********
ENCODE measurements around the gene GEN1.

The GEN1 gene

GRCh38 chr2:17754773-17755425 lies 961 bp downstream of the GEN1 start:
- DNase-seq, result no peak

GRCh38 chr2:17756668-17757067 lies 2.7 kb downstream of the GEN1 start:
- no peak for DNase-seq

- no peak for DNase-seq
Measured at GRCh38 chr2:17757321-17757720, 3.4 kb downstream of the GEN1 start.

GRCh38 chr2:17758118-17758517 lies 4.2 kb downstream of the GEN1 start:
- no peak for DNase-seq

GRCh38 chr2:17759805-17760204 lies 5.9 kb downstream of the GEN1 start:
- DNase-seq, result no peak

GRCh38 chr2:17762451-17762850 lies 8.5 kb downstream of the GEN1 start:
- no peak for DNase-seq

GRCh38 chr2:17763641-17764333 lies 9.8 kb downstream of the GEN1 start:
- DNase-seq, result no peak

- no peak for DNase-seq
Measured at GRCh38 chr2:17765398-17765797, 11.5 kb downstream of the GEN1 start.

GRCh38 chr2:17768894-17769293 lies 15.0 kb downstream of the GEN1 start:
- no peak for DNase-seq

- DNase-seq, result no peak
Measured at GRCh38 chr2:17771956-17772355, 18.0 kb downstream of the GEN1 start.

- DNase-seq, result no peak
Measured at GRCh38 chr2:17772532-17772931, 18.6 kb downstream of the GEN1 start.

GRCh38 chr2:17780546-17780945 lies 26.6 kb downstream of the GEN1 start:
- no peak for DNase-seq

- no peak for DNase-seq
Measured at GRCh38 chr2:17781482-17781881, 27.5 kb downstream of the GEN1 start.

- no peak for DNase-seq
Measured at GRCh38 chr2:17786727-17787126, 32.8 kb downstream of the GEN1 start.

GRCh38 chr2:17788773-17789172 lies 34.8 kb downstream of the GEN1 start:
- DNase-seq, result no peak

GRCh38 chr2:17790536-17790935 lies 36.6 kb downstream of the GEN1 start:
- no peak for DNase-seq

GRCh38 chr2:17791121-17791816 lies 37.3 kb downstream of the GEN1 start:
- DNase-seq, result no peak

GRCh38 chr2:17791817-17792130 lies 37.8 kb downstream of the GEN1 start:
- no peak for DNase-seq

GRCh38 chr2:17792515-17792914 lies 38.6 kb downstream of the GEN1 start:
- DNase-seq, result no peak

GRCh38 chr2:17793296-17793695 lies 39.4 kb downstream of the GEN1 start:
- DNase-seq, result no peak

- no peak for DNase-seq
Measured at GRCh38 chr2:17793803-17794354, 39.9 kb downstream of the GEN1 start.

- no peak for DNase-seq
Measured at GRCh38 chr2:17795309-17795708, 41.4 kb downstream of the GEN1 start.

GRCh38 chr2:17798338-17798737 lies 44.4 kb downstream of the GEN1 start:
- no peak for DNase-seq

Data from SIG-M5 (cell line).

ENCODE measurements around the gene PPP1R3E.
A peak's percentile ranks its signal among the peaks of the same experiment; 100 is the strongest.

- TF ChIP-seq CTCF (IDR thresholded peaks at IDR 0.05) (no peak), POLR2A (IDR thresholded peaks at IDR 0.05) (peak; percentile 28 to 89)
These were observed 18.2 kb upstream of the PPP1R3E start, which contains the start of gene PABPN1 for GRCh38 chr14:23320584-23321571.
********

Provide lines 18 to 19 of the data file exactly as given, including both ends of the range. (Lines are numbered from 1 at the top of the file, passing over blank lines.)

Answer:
Measured at GRCh38 chr2:17765398-17765797, 11.5 kb downstream of the GEN1 start.

GRCh38 chr2:17768894-17769293 lies 15.0 kb downstream of the GEN1 start: